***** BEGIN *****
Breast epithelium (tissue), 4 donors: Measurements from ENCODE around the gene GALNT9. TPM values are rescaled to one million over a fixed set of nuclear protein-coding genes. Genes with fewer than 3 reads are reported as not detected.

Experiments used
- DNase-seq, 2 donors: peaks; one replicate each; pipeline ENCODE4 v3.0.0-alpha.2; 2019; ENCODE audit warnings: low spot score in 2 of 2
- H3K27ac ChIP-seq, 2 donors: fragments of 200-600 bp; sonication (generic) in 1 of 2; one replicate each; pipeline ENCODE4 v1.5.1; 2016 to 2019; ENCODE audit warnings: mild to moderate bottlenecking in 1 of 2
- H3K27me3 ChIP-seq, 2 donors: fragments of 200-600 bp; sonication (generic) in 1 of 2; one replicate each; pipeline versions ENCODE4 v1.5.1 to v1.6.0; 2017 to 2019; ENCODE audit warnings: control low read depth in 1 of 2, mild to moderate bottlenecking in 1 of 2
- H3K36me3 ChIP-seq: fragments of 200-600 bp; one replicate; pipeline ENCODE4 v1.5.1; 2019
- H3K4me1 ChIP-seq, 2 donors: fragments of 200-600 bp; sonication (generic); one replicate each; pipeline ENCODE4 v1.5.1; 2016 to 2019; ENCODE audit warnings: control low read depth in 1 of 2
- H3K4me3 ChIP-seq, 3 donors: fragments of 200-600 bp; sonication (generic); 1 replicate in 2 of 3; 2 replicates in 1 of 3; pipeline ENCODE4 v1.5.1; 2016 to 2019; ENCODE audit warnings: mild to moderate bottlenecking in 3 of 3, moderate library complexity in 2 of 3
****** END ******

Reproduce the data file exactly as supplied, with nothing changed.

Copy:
Breast epithelium (tissue), 4 donors: Measurements from ENCODE around the gene GALNT9. TPM values are rescaled to one million over a fixed set of nuclear protein-coding genes. Genes with fewer than 3 reads are reported as not detected.

Experiments used
- DNase-seq, 2 donors: peaks; one replicate each; pipeline ENCODE4 v3.0.0-alpha.2; 2019; ENCODE audit warnings: low spot score in 2 of 2
- H3K27ac ChIP-seq, 2 donors: fragments of 200-600 bp; sonication (generic) in 1 of 2; one replicate each; pipeline ENCODE4 v1.5.1; 2016 to 2019; ENCODE audit warnings: mild to moderate bottlenecking in 1 of 2
- H3K27me3 ChIP-seq, 2 donors: fragments of 200-600 bp; sonication (generic) in 1 of 2; one replicate each; pipeline versions ENCODE4 v1.5.1 to v1.6.0; 2017 to 2019; ENCODE audit warnings: control low read depth in 1 of 2, mild to moderate bottlenecking in 1 of 2
- H3K36me3 ChIP-seq: fragments of 200-600 bp; one replicate; pipeline ENCODE4 v1.5.1; 2019
- H3K4me1 ChIP-seq, 2 donors: fragments of 200-600 bp; sonication (generic); one replicate each; pipeline ENCODE4 v1.5.1; 2016 to 2019; ENCODE audit warnings: control low read depth in 1 of 2
- H3K4me3 ChIP-seq, 3 donors: fragments of 200-600 bp; sonication (generic); 1 replicate in 2 of 3; 2 replicates in 1 of 3; pipeline ENCODE4 v1.5.1; 2016 to 2019; ENCODE audit warnings: mild to moderate bottlenecking in 3 of 3, moderate library complexity in 2 of 3